In 2001, May joined ESPN as a football analyst and commentator on college football.[13] Along with Lou Holtz, he was a regular on the popular College Football Scoreboard and College Football Final as well as appearing on pregame, halftime, and postgame coverage during the season, and on College Football Live in the off-season, and offers analysis on ESPN2 and ESPNews. He was also present in the NFL Live studio throughout the entire 2007 NFL Draft. While not a regular game analyst, he does occasionally broadcast games, as he did for ESPN's coverage of the 2011 Poinsettia Bowl.

On June 1st 2015, ESPN announced that May would be leaving College Football Final and moved to another show on one of the other ESPN Networks. He will be replaced by Joey Galloway.[15]

Legal troubles

In January 1979, as a sophomore at Pitt, May was arrested for disorderly conduct, resisting arrest, criminal mischief, inciting a riot, and making terroristic threats. May reportedly was jumping on top of parked cars, threatening police officers and encouraging a crowd of onlookers to fight the officers.[16][17] He was found guilty of criminal mischief and disorderly conduct, while the other charges were dismissed.[18]

As a member of the Redskins, May was twice arrested for DUI. The second instance occurred in March 1990, and the first in 1985 in Arlington, Virginia.[19]

References

  1. ^ "ESPN Lays Off Mark May, Per Report". Eleven Warriors. 2017-04-27. Retrieved 2017-04-28.
  2. ^ "Report: Mark May among those laid off by ESPN". 247Sports. Retrieved 2017-04-28.
  3. ^ "The Oneonta High School Athletic Hall of Fame / Wall of Distinction".
  4. ^ "May Reported as Outland Winner".
  5. ^ "May's Day Finally Comes".
  6. ^ "Pitt To Honor Mark May and The 1980 Panthers At Homecoming This Weekend".
  7. ^ "Sports of all sorts".
  8. ^ Washington Redskins Archived 2007-10-14 at the Wayback Machine
  9. ^ "Redskins may leave May, Grimm unprotected".
  10. ^ Smith, Timothy W. (June 19, 1992). "FOOTBALL; Juror Is Dismissed From N.F.L. Antitrust Suit". The New York Times.
  11. ^ Simers, T.J. (September 20, 1991). "For Chargers' May, Might Makes It Right". Los Angeles Times.
  12. ^ "Mark May's Tales from the Washington Redskins".
  13. ^ a b c "Mark May".
  14. ^ "Turner Sports - NFL on TNT". CNN.
  15. ^ http://awfulannouncing.com/2015/espn-is-taking-mark-may-off-college-football-final-new-trio-to-be-named.html. Missing or empty |title= (help)
  16. ^ "Football Player From Pitt Held In Riot Charge". The Pittsburgh Press. January 29, 1979. Retrieved October 15, 2014.
  17. ^ "Pitt's May Arrested". Pittsburgh Post-Gazette. January 29, 1979. Retrieved July 15, 2013.
  18. ^ United Press International (February 15, 1979). "Pitt's Mark May receives $150 fine". Beaver County Times. Retrieved July 15, 2013.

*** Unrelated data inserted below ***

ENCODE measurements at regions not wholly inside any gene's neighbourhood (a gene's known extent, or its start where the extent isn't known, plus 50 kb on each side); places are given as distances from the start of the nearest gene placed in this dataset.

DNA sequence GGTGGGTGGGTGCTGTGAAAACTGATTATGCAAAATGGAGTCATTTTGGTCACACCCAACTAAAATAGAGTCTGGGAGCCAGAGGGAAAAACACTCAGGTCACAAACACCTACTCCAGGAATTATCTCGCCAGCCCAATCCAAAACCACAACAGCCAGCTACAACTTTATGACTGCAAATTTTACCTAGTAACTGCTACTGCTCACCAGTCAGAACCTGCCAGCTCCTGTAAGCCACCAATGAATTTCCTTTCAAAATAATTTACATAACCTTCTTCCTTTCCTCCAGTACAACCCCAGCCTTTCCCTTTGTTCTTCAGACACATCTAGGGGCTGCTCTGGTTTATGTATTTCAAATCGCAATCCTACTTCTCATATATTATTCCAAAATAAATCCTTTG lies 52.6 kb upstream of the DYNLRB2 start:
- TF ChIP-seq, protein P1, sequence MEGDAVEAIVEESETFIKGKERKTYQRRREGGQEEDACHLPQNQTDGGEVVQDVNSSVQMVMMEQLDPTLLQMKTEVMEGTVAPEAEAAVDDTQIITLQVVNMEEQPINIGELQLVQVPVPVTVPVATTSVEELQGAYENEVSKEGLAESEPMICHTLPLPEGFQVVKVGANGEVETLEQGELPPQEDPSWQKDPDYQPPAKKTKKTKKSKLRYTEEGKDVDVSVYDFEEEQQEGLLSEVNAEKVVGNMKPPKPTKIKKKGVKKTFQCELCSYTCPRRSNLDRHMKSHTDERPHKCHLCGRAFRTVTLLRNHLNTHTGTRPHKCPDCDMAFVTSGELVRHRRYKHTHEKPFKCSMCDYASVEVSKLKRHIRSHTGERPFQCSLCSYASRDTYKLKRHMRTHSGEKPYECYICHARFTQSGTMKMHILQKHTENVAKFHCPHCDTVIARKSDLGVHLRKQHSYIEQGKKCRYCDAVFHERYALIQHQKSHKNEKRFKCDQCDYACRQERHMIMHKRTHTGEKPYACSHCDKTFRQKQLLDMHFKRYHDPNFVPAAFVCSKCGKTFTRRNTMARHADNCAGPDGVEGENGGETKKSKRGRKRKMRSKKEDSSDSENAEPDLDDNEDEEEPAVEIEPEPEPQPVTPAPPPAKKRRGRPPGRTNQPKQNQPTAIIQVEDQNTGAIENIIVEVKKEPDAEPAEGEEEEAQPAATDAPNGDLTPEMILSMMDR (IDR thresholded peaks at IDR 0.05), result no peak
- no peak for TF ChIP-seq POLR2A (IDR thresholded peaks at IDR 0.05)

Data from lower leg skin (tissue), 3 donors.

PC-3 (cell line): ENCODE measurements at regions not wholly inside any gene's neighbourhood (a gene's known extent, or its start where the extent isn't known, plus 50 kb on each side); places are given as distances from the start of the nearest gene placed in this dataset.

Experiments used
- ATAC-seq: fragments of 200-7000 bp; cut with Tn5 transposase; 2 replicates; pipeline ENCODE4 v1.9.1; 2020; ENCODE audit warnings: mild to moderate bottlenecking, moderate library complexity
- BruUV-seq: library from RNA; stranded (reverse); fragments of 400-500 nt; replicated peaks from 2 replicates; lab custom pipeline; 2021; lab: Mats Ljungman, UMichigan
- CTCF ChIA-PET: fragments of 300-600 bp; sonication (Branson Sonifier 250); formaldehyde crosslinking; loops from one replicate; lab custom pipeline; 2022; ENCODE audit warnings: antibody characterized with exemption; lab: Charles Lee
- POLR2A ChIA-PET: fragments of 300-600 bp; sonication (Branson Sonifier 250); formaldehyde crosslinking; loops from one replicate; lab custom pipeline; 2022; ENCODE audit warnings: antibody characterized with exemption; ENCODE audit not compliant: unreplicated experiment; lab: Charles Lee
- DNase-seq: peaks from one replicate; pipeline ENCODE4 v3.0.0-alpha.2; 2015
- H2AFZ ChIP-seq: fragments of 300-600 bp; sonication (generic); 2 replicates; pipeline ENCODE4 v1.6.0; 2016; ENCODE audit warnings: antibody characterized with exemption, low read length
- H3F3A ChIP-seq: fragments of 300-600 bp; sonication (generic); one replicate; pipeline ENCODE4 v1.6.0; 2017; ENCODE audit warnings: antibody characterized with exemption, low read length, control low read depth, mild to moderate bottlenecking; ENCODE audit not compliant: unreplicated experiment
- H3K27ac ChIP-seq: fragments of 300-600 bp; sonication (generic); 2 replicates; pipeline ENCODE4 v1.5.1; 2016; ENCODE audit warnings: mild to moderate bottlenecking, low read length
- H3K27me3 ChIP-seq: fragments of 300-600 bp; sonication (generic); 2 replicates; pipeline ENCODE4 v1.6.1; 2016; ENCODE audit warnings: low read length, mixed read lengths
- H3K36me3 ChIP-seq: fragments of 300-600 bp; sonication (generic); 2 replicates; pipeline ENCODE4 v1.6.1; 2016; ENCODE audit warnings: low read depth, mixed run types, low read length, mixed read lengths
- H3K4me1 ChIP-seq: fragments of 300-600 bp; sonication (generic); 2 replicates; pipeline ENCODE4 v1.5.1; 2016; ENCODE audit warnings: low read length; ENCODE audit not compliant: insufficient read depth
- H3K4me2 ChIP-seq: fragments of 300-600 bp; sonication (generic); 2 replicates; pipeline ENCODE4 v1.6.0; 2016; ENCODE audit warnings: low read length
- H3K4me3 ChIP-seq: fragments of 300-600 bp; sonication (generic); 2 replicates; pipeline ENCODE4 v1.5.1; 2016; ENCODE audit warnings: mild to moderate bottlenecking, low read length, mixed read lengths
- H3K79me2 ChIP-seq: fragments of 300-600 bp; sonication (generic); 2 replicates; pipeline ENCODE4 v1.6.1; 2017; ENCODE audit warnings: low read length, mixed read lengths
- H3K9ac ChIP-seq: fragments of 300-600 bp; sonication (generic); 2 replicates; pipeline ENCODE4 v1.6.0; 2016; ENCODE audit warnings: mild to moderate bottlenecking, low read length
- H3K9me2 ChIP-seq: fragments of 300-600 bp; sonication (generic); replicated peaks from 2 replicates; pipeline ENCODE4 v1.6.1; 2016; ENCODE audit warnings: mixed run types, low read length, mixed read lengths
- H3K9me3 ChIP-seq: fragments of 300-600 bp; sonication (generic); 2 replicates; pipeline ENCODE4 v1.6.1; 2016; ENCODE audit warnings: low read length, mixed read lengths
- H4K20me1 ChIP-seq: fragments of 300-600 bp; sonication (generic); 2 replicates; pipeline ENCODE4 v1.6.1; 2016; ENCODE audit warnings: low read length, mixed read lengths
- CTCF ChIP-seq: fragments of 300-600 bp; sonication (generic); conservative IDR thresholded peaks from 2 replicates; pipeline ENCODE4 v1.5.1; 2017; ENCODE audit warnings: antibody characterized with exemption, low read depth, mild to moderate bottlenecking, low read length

19. ^ Reading Eagle -

External links

2008 Poinsettia Bowl

The 2008 San Diego County Credit Union Poinsettia Bowl was the fourth edition of the college football bowl game, and was played at Qualcomm Stadium in San Diego, California. The game started at 5 PM US PST on Tuesday, December 23, 2008. The game, simulcast on ESPN and ESPN Radio with Rece Davis, Mark May, and Lou Holtz announcing, pit the Boise State Broncos against the Texas Christian Horned Frogs. In the game, TCU overcame a 13–0 deficit to pull off an impressive 17–16 win over Boise State.

With Boise State ranked 9th and TCU ranked 11th, this bowl pairing featured teams both ranked higher than the teams playing in a BCS game during the same season, the 2009 Orange Bowl, a first in BCS history.

TCU and Boise State would face off in a bowl game again the following season when both played in a BCS game, the 2010 Fiesta Bowl.

Brian Snitker

Brian Gerald Snitker (born October 17, 1955) is an American professional baseball player, coach, and manager. He has served as the manager of the Atlanta Braves of Major League Baseball since 2016. Snitker has been in the Braves organization in different roles since becoming a minor league player in 1977.

Death of Osama bin Laden

The death of Osama bin Laden was an event in the 20th century that specifically references the life of Osama bin Laden, the founder and first leader of the Islamist group Al-Qaeda, who was killed in Pakistan on May 2, 2011, shortly after 1:00 am PKT (20:00 UTC, May 1) by United States Navy SEALs of the U.S. Naval Special Warfare Development Group (also known as DEVGRU or SEAL Team Six). The operation, code-named Operation Neptune Spear, was carried out in a CIA-led operation with Joint Special Operations Command, commonly known as JSOC, coordinating the Special Mission Units involved in the raid. In addition to SEAL Team Six, participating units under JSOC included the 160th Special Operations Aviation Regiment (Airborne)—also known as "Night Stalkers"—and operators from the CIA's Special Activities Division, which recruits heavily from former JSOC Special Mission Units. The operation ended a nearly 10-year search for bin Laden, following his role in the September 11 attacks on the United States.